What isn’t relaxing is trying to actually watch or listen to the games. MLB’s app has always been notoriously bad in the preseason, but this year they’ve outdone themselves. Reports of audio streams cutting out every few minutes are rampant, and many are reporting video problems as well. In my case, it’s been even worse: I couldn’t even start the audio streams because the buttons weren’t tappable (or rather, nothing happened when they were tapped). Any attempt to start a video stream gave a generic “something went wrong” error*.

* I seem to have fixed the non-responsive buttons and the video errors by deleting all the app’s data and setting it up again from scratch. So now I just have to deal with the audio stream cutting out every couple of minutes–not good when trying to listen to a game in the car.

And, of course, MLB’s response is to tell anyone who complains to read their troubleshooting webpage, which offers such helpful suggestions as “MLB Audio does not broadcast pre-game or post-game shows , and may not broadcast during rain delays or commercials.” That’s great, but it’s no help at all for the playback not starting.

That said, radios and TVs still work. We can get our baseball fixes via local broadcasts. History suggests MLB will have stomped on most of the app bugs by the time the season starts–or at least by the end of June, just in time for the update they’ll be issuing for the All Star Game to break everything again.

Apple Is At It Again

How many new product announcements do we really need? I mean, they revealed phones, watches, and iPads in September, HomePods and laptops in October. And now here we are in March, and they’ve got more goodies coming out.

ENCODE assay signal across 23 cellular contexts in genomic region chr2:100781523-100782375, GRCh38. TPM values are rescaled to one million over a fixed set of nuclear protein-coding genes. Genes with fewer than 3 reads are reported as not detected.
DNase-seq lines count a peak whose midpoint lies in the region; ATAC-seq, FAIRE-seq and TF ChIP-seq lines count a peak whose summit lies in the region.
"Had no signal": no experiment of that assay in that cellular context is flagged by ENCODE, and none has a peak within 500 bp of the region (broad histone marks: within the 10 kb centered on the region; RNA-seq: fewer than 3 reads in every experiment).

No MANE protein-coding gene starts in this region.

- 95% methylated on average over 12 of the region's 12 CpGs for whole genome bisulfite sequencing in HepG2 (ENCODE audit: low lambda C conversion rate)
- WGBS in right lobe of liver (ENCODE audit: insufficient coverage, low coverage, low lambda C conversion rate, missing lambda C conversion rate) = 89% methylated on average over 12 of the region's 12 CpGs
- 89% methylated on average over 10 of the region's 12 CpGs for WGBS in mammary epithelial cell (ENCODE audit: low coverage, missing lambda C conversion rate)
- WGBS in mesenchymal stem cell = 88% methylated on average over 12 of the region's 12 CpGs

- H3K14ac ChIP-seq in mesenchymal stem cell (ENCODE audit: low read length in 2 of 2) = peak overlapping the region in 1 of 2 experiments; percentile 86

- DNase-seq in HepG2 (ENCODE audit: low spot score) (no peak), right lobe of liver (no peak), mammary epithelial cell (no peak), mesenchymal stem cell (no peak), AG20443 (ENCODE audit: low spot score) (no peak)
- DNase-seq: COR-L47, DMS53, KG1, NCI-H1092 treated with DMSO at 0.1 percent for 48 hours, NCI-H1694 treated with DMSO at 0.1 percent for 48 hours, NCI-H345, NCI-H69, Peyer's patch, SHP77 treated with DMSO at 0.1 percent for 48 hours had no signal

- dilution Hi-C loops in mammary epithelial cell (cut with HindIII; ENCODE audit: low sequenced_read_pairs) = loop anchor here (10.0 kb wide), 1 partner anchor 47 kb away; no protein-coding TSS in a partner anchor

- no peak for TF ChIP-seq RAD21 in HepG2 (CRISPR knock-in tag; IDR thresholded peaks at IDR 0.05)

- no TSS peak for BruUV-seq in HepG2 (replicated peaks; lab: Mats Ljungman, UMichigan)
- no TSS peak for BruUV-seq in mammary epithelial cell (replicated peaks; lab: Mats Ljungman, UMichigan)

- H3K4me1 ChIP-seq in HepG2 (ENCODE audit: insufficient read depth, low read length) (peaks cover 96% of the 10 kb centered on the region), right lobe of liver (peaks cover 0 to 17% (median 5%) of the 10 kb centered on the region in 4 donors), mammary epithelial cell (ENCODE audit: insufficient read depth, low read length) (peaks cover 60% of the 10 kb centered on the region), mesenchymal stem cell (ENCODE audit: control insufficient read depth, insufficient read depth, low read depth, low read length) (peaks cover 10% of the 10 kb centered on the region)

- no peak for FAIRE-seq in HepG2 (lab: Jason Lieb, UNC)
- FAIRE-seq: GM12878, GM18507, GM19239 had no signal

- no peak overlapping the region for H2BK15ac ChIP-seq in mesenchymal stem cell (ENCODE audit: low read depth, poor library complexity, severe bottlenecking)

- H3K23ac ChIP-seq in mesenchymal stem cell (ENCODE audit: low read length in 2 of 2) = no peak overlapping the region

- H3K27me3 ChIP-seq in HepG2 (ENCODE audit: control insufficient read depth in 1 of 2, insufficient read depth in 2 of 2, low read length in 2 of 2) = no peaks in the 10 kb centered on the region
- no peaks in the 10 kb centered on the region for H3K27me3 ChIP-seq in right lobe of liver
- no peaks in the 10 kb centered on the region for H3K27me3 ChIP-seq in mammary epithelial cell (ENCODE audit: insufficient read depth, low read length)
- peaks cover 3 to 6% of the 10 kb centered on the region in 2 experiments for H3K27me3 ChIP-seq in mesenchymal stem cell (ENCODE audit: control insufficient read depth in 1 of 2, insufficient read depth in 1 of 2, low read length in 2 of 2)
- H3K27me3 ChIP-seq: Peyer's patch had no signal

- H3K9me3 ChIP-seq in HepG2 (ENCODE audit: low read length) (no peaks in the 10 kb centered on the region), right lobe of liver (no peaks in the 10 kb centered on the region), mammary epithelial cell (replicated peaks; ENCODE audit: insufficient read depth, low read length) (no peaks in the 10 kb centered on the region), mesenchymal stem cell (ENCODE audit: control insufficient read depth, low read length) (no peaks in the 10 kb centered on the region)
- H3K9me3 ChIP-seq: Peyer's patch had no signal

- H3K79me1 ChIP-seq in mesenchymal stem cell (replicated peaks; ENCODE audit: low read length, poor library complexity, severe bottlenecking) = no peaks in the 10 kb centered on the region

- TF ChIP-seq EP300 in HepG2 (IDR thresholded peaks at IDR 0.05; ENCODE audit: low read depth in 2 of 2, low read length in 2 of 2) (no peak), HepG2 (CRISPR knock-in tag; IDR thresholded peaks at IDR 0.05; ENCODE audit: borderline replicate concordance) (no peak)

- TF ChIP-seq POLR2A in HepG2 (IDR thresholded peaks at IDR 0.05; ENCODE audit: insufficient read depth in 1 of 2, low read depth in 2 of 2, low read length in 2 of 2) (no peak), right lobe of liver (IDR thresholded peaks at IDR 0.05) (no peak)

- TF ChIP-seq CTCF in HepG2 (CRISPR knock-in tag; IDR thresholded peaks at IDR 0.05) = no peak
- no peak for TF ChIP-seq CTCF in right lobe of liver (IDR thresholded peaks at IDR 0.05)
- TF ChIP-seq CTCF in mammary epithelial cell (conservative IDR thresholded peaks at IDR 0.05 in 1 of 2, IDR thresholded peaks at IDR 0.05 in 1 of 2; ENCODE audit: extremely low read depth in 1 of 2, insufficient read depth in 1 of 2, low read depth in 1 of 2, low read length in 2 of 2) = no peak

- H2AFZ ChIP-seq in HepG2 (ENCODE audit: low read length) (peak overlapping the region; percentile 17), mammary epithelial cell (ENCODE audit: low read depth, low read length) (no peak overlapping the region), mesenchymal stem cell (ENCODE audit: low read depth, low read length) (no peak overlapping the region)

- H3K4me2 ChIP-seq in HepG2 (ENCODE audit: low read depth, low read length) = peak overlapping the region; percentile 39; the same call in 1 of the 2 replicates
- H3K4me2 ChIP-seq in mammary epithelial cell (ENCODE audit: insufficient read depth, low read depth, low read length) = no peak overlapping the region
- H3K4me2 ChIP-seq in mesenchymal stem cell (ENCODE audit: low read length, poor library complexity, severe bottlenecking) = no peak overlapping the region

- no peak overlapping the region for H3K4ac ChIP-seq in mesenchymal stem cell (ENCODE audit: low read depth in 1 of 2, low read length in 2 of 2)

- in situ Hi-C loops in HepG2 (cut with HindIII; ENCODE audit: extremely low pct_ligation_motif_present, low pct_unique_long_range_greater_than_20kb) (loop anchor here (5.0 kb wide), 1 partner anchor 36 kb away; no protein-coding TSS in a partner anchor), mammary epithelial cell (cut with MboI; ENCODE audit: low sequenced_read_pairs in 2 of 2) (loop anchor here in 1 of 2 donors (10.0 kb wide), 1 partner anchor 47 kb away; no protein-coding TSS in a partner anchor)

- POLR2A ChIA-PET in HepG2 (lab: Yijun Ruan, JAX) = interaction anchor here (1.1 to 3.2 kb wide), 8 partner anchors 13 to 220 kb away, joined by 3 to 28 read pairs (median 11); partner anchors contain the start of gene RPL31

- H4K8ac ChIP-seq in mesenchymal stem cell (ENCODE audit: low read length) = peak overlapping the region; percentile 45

But before we get to the hardware, a bit of baseball news: Apple TV+ will be showing two MLB games every Friday. Assuming, of course, that there’s an MLB season. No word on whether games on Apple will be blacked out on MLB.TV. History suggests they will; one more reason to be pissed off at the team owners and the commissioner.

New iPhones are coming.

No, not new models; the 13 is still the latest and greatest. But you’ll be able to get the 13 Pro (and, I presume, the Pro Max) in “alpine green”. Or, if you don’t need that third camera, you can get the regular 13 (and the 13 Mini?) in “green”. Just green, no alpine for you.

Of course, there is a new SE. This is now the third generation of SE, with mostly the guts of the iPhone 13 backing the same old comparatively low-resolution screen of the previous SE. Better camera, though still not as good at the 13, naturally. And it does have 5G.

Time for a new iPad Air. With an M1 chip. Clearly, last September’s iPad Pro with the M1 is so last year: unless you can’t live without FaceID, there’s not a lot to choose between the new guys and those six-month-old ancients. Better front camera than the previous iPad Air and, of course, 5G for the cellular models.

And, naturally, new computers.

No M2 chip yet. But we are going to be seeing the M1 Ultra! Can you imagine how excited I am? To be fair, the idea behind the Ultra is kind of cool: let’s glue two M1 Max chips together and treat them as a single chip.

There’s been a longstanding perception that Apple computers feel slow, even when they’re objectively screaming along. No matter how fast the computer is getting work done, the user interface has often felt sluggish. I have to hand it to Apple on this one: I can’t imagine an M1 Ultra machine feeling sluggish–unless Apple deliberately throttles it back.